Parents of autistic children often share that their child did not crawl, and this factor is commonly underestimated. Those who have little ones who seem to simply sprout from scooting to standing to walking (even delayed) may feel as if the child has made great strides, but it’s important to recognize that crawling helps the brain develop. While scooting is absolutely adorable, crawling affects the brain in different ways.
Crawling as a Foundation for Cognitive and Motor Skills
Crawling plays a vital role in the early stages of human brain development, laying the foundation for various cognitive and motor skills. As infants begin to crawl, they engage in a complex process of sensory exploration and integration. This physical activity enhances the brain’s ability to create neural connections, facilitating the development of spatial awareness, hand-eye coordination, and proprioceptive skills.
Crawling also fosters the growth of the corpus callosum, a bundle of nerve fibers that connects the two brain hemispheres, promoting communication and information exchange between brain regions. The symmetrical and rhythmic movements involved in crawling have been shown to contribute significantly to the development of a well-connected and efficient brain architecture.
Studies on Crawling and Early Brain Development
Numerous studies have delved into the significance of crawling in early brain development. Research conducted by Karen Pape, a pediatric neurologist, highlights the essential role of crawling in forging neural connections and its influence on overall cognitive and motor development. A study published in the Journal of Neuroscience reveals that crawling babies exhibit enhanced spatial memory and a greater ability to perform tasks that require coordinated movement. Additionally, Neuroscientists such as Dr. John Ratey have explored how physical activities like crawling contribute to the release of brain-derived neurotrophic factor (BDNF), a protein essential for neuroplasticity and cognitive growth.
Encouraging crawling in infants and providing them with safe and supportive environments to explore their motor skills can have far-reaching implications for their cognitive development. As demonstrated by scientific research, crawling sets the stage for improved brain connectivity, essential motor skills, and spatial awareness. And understanding the importance of crawling can guide parents, caregivers, and educators in fostering a child’s early development and providing them with a strong foundation for future learning and overall brain health.
Activities that Mimic Crawling
Activities that mimic crawling can help infants develop their motor skills, coordination, and strengthen their muscles. While infants may not be crawling independently yet, these activities can encourage them to practice the movements and prepare them for the milestone. Here are some activities you can try:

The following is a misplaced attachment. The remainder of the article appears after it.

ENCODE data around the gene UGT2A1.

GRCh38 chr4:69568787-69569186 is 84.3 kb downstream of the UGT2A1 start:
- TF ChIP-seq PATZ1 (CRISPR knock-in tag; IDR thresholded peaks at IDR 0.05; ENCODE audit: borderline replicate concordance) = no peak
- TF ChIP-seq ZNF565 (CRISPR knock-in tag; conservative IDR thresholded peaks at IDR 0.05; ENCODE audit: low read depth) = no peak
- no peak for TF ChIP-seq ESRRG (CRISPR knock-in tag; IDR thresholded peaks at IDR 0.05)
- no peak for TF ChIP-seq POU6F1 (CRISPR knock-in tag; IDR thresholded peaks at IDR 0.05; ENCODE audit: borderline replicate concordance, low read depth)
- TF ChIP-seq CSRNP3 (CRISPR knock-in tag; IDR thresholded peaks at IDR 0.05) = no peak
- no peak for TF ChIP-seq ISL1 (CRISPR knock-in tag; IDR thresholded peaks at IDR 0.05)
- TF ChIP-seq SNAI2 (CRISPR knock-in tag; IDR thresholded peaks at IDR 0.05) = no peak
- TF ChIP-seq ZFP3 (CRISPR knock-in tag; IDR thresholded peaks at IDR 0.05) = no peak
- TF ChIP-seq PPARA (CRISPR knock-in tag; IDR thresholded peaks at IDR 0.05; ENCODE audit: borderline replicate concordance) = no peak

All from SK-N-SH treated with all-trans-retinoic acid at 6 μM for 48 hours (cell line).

- Tummy Time: Place your baby on their tummy on a soft and safe surface. This position encourages them to lift their head and chest off the ground, strengthening their neck, back, and shoulder muscles – essential for crawling.
- Baby Plank: While your baby is on their tummy, gently support their upper body by holding their arms. This will help them practice the plank-like position that they will use when crawling.
- Rolling Games: Help your baby roll from their tummy to their back and vice versa. This motion helps them build core strength and improves their ability to change positions.
- Crawling Tunnel: Create a soft and safe crawling tunnel using cushions or blankets. Lay your baby on their tummy at one end and encourage them to move through it using their hands and knees.
- Crawl-and-Reach: Place toys just out of your baby’s reach while they are on their tummy. Encourage them to move towards the toys by crawling or scooting.
- Parent-Assisted Crawling: Sit on the floor and position your baby on your legs facing you. Gently help them move forward by holding their hands and guiding them through the crawling motion.
- Mirror Play: Place a baby-safe mirror in front of your baby while they are on their tummy. Babies are often fascinated by their reflections and may try to reach out to the “other baby,” promoting movement.
- Carpet Slide: Place your baby on a soft carpet or mat and gently pull them across the floor, allowing them to experience the crawling motion without using their own muscles.
- Crawling Race: If you have friends with babies around the same age, organize a mini-crawling race. Line up the babies and encourage them to crawl towards a fun toy or their parents waiting at the other end.
Remember, each baby develops at their own pace, and it’s essential to create a safe and supportive environment for them to explore and practice these movements. Always supervise your baby during these activities, and if you have any concerns about their development, consult with a pediatrician or child development specialist.
- Pape, K. E. (2008). The role of early general movement assessments as predictors of cerebral palsy. The Neurologist, 14(6), 331-340.
- Adolph, K. E., & Berger, S. E. (2006). Motor development. Handbook of child psychology, 2, 161-213.
- Lobo, M. A., & Galloway, J. C. (2013). Crawling and walking infants elicit different verbal responses from mothers. Developmental science, 16(6), 894-905.
- Ratey, J. J. (2008). Spark: The Revolutionary New Science of Exercise and the Brain. Little, Brown Spark.